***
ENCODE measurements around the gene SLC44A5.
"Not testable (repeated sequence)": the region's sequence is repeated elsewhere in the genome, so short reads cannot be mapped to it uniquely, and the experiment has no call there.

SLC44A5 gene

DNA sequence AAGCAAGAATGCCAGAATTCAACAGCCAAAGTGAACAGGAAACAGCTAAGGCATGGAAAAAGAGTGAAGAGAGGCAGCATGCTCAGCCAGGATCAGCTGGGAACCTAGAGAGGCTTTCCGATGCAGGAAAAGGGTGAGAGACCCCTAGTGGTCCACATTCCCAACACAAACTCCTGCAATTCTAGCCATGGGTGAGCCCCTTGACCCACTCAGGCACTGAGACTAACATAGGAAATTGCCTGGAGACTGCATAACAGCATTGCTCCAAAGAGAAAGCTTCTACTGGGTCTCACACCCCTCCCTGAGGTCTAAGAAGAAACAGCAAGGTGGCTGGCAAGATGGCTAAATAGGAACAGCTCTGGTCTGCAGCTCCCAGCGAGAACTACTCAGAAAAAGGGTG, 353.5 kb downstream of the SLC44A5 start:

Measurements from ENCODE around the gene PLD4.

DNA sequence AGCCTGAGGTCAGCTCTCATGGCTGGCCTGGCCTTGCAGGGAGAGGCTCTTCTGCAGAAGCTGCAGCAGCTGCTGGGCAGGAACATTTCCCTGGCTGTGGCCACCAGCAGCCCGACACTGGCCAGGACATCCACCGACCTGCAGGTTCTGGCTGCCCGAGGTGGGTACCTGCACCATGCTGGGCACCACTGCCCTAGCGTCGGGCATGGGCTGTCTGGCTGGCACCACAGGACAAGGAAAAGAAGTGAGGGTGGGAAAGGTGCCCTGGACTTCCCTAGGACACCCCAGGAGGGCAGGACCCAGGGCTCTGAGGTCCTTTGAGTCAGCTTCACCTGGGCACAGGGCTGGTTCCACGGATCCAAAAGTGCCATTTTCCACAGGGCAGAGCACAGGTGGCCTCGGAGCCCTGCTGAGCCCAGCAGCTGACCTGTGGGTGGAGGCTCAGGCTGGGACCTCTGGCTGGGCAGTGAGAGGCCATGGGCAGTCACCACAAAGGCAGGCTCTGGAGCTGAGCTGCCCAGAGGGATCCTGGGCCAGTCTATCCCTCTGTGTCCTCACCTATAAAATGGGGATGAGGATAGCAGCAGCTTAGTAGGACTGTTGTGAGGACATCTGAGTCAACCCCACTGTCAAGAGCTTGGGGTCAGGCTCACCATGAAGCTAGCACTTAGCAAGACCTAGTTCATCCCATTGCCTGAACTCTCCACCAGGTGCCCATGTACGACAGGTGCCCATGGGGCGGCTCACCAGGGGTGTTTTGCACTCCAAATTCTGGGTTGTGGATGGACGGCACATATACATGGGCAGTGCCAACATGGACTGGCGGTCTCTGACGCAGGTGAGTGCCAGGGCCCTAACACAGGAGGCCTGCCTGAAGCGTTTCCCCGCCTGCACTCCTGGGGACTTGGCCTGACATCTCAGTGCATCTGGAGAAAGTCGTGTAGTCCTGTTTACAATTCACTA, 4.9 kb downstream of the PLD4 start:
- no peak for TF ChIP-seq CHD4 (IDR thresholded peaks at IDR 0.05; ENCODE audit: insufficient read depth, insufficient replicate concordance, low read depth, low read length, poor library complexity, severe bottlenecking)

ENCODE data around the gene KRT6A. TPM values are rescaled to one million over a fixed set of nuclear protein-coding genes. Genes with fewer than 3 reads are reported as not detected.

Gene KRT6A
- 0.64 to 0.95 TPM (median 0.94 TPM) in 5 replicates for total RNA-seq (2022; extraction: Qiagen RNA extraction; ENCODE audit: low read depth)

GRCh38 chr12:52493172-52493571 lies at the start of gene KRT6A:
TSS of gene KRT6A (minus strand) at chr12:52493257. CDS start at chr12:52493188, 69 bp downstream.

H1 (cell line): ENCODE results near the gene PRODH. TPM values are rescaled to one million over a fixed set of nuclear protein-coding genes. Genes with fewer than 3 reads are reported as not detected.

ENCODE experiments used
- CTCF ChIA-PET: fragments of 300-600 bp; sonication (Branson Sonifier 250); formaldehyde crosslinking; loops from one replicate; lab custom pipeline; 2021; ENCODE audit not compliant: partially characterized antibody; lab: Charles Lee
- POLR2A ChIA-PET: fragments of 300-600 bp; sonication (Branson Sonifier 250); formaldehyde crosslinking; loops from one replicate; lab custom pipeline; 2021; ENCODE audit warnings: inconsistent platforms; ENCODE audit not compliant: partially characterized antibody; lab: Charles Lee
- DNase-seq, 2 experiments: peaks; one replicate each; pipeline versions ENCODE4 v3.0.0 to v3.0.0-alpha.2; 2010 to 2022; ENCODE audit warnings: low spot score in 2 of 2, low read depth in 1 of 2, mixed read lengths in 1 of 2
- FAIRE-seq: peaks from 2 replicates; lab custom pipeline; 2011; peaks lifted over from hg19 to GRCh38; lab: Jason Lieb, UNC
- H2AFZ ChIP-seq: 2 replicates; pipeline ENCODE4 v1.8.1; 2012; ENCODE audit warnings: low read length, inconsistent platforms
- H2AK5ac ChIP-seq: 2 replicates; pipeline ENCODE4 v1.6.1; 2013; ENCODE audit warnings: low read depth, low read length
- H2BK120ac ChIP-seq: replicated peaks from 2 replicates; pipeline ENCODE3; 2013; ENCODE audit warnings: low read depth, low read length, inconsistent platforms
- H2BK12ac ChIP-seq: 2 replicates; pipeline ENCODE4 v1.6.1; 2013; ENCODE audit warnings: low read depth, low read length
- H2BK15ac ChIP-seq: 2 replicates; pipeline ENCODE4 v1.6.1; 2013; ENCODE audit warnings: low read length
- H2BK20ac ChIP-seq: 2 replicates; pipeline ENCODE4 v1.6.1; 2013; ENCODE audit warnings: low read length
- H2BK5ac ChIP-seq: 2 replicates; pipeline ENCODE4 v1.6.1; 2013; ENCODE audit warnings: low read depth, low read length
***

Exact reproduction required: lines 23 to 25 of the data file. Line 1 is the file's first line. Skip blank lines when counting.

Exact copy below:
- H2BK15ac ChIP-seq: 2 replicates; pipeline ENCODE4 v1.6.1; 2013; ENCODE audit warnings: low read length
- H2BK20ac ChIP-seq: 2 replicates; pipeline ENCODE4 v1.6.1; 2013; ENCODE audit warnings: low read length
- H2BK5ac ChIP-seq: 2 replicates; pipeline ENCODE4 v1.6.1; 2013; ENCODE audit warnings: low read depth, low read length